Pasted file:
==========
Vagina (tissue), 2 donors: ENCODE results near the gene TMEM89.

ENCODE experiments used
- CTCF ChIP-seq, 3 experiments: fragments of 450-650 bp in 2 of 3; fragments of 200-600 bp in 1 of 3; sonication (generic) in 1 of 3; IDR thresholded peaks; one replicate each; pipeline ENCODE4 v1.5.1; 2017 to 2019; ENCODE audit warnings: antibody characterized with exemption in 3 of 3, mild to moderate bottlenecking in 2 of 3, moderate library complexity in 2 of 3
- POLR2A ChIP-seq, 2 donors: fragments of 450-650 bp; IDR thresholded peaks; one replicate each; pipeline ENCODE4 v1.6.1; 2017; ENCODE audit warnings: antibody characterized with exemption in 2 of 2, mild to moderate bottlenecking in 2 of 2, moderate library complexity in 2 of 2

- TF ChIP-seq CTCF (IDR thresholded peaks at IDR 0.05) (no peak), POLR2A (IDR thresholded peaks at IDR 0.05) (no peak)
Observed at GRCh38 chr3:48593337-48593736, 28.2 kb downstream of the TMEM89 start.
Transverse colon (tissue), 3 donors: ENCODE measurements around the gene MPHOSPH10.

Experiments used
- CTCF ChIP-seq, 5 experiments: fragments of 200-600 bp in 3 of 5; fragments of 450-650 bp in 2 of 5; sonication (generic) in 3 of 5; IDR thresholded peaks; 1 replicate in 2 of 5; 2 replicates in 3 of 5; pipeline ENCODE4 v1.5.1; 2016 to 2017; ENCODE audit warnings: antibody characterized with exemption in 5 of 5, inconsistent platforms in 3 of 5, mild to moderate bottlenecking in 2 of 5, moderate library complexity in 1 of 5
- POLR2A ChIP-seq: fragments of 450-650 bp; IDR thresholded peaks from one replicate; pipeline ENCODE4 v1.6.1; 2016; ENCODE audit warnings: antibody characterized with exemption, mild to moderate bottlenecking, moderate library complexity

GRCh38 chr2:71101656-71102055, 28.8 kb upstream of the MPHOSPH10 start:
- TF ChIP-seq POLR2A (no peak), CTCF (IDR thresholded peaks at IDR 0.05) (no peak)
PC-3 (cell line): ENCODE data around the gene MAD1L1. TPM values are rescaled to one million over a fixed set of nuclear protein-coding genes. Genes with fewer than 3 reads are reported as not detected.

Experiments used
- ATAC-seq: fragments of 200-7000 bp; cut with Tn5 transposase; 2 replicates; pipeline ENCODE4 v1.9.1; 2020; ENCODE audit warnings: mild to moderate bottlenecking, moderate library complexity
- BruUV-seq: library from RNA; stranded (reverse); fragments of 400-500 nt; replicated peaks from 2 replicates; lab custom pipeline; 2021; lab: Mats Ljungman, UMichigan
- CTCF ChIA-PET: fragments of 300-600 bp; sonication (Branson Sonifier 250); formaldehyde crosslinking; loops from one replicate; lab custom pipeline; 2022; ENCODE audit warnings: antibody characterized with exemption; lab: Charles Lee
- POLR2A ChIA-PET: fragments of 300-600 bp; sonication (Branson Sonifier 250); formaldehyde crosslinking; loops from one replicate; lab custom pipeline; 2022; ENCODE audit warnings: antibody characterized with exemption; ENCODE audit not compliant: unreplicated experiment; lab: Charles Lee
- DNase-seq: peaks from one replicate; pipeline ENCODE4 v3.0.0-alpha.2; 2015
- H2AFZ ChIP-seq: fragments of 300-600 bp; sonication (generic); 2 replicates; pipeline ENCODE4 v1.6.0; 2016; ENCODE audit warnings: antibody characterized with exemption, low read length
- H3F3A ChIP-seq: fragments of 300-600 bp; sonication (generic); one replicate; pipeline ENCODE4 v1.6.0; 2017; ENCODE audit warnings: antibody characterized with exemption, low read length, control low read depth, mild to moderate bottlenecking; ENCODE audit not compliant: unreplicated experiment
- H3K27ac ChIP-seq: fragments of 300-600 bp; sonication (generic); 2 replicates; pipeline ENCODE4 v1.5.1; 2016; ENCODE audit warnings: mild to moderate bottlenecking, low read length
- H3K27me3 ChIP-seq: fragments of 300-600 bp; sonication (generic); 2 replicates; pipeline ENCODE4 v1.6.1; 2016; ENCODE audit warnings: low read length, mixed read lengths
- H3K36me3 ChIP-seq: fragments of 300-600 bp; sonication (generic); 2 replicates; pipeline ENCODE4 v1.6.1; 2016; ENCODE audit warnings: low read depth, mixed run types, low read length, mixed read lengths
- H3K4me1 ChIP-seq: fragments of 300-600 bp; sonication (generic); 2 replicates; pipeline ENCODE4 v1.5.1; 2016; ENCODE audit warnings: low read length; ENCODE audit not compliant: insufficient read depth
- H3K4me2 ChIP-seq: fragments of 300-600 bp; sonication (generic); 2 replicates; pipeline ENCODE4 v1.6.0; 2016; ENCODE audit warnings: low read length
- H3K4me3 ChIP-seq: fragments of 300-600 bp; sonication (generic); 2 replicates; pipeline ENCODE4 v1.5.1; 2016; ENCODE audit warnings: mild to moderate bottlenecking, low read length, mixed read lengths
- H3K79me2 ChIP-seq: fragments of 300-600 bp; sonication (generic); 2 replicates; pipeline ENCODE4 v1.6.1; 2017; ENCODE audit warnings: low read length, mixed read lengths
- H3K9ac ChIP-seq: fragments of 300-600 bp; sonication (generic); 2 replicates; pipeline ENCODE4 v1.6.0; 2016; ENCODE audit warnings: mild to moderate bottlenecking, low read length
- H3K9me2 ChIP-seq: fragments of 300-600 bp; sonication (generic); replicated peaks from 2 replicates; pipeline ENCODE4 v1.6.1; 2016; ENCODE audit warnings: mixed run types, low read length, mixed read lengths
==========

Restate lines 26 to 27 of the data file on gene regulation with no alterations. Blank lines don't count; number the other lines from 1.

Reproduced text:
- H3K4me2 ChIP-seq: fragments of 300-600 bp; sonication (generic); 2 replicates; pipeline ENCODE4 v1.6.0; 2016; ENCODE audit warnings: low read length
- H3K4me3 ChIP-seq: fragments of 300-600 bp; sonication (generic); 2 replicates; pipeline ENCODE4 v1.5.1; 2016; ENCODE audit warnings: mild to moderate bottlenecking, low read length, mixed read lengths